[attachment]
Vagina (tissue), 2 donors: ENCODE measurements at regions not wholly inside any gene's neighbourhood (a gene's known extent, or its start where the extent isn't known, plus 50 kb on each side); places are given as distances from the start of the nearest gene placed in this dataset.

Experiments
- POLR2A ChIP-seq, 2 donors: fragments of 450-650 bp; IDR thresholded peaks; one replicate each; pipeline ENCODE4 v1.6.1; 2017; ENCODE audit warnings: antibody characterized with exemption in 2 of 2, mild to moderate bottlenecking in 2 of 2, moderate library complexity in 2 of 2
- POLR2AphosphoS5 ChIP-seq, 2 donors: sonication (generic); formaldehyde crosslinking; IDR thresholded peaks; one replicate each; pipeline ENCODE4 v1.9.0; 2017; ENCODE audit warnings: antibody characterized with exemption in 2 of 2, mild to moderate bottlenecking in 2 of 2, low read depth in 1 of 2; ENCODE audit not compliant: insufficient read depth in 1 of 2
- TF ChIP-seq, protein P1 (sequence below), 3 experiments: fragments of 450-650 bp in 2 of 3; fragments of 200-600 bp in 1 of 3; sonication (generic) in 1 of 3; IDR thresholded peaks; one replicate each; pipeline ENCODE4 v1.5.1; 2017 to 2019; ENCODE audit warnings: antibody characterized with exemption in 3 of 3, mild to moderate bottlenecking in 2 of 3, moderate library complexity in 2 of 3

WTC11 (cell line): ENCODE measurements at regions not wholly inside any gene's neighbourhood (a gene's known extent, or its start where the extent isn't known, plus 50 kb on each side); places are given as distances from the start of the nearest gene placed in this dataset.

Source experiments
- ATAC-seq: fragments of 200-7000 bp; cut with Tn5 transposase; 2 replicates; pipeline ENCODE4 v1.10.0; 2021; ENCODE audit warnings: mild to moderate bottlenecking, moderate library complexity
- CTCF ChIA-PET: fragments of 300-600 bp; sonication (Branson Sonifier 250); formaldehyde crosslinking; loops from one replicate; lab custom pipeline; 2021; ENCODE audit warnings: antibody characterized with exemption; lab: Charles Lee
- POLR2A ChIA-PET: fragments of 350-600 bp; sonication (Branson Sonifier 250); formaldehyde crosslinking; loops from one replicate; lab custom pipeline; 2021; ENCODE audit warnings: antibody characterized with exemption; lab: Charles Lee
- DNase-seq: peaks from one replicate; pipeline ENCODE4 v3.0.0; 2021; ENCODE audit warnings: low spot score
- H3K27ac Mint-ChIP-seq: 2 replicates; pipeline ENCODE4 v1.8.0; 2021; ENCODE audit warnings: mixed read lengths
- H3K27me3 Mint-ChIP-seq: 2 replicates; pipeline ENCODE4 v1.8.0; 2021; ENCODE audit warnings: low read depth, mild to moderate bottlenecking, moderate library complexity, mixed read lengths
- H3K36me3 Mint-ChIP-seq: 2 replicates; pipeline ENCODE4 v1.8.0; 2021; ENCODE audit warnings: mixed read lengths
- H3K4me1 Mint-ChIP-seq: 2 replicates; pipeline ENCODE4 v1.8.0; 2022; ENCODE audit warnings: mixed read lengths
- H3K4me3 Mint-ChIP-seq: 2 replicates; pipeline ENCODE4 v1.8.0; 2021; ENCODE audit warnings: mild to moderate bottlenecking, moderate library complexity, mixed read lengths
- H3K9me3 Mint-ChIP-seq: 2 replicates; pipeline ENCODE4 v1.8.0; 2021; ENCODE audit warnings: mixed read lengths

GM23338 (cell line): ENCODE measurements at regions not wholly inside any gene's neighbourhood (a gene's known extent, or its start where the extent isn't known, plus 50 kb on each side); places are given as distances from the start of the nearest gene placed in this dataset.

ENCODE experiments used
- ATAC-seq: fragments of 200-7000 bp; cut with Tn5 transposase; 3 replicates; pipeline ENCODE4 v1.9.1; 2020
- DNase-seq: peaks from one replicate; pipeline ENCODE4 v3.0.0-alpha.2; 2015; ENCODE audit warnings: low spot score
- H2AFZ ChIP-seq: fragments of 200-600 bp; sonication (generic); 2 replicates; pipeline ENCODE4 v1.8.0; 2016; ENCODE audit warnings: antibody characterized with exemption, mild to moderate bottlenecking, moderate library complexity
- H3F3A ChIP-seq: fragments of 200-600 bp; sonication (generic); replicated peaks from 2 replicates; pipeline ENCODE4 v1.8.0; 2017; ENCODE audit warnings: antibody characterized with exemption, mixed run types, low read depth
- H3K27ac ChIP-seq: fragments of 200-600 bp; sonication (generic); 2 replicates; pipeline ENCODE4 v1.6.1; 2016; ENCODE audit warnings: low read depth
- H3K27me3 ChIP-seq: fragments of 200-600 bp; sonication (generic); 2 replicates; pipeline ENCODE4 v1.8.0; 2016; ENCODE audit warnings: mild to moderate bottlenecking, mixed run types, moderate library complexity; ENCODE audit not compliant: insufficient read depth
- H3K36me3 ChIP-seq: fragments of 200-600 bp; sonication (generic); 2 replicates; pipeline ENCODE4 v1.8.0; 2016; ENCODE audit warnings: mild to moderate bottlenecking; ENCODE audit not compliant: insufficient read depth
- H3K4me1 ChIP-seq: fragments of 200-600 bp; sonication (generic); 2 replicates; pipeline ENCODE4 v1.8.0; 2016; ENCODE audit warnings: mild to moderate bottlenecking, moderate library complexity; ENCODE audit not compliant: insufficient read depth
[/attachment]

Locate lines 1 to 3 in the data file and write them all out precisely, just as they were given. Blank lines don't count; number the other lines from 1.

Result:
Vagina (tissue), 2 donors: ENCODE measurements at regions not wholly inside any gene's neighbourhood (a gene's known extent, or its start where the extent isn't known, plus 50 kb on each side); places are given as distances from the start of the nearest gene placed in this dataset.

Experiments
- POLR2A ChIP-seq, 2 donors: fragments of 450-650 bp; IDR thresholded peaks; one replicate each; pipeline ENCODE4 v1.6.1; 2017; ENCODE audit warnings: antibody characterized with exemption in 2 of 2, mild to moderate bottlenecking in 2 of 2, moderate library complexity in 2 of 2